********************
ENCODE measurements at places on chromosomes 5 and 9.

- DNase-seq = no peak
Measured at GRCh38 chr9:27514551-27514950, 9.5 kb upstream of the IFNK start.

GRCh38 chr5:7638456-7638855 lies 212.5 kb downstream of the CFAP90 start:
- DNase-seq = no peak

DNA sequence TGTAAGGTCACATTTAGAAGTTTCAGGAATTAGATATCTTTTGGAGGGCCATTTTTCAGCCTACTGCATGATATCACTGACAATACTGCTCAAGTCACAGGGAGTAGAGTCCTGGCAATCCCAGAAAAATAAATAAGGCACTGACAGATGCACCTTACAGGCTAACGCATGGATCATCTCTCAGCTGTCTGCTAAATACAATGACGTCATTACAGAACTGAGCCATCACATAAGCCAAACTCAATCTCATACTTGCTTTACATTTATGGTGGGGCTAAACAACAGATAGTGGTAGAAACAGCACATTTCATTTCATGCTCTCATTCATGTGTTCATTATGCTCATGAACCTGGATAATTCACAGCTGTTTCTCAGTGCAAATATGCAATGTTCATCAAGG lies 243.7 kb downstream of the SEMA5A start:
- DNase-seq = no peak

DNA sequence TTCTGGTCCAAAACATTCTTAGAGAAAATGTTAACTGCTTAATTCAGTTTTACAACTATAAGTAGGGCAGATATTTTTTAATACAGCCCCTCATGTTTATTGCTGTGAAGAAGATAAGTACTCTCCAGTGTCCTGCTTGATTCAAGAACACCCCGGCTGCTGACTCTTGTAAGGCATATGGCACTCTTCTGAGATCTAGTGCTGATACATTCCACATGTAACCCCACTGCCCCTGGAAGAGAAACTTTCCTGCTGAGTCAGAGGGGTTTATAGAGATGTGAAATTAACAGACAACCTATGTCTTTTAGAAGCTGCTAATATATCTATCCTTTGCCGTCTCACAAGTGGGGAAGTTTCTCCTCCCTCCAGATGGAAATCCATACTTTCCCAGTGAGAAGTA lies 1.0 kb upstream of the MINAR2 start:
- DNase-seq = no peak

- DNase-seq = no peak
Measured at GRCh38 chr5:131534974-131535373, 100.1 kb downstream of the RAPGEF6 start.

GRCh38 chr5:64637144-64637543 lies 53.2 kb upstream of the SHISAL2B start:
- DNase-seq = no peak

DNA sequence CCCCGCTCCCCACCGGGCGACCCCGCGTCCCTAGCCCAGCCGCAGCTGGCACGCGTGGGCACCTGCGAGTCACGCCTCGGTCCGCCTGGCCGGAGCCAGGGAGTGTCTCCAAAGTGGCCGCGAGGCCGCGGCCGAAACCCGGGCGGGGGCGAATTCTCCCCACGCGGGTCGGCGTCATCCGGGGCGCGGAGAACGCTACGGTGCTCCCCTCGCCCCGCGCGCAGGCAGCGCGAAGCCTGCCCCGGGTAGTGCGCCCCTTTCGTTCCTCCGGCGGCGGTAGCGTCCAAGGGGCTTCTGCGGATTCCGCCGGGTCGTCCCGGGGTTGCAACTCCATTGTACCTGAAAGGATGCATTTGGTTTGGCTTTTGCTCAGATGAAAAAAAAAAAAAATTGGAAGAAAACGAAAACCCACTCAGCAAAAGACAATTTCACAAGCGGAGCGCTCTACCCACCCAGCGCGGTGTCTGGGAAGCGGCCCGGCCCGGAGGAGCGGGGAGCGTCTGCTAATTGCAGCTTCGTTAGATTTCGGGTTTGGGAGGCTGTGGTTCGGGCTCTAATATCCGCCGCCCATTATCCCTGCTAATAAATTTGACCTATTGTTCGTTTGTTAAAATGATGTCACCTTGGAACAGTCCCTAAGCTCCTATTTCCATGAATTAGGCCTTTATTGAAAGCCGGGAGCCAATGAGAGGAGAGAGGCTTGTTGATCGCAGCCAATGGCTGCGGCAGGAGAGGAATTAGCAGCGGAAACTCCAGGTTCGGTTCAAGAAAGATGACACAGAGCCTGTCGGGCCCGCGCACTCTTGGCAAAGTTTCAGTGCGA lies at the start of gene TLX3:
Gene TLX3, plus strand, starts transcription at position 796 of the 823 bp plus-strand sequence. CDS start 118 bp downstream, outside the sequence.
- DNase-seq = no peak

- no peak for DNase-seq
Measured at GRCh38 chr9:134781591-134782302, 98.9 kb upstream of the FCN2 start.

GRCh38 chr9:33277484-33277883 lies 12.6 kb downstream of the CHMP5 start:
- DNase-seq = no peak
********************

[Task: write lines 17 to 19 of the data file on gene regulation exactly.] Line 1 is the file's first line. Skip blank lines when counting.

- no peak for DNase-seq
Measured at GRCh38 chr9:134781591-134782302, 98.9 kb upstream of the FCN2 start.

GRCh38 chr9:33277484-33277883 lies 12.6 kb downstream of the CHMP5 start: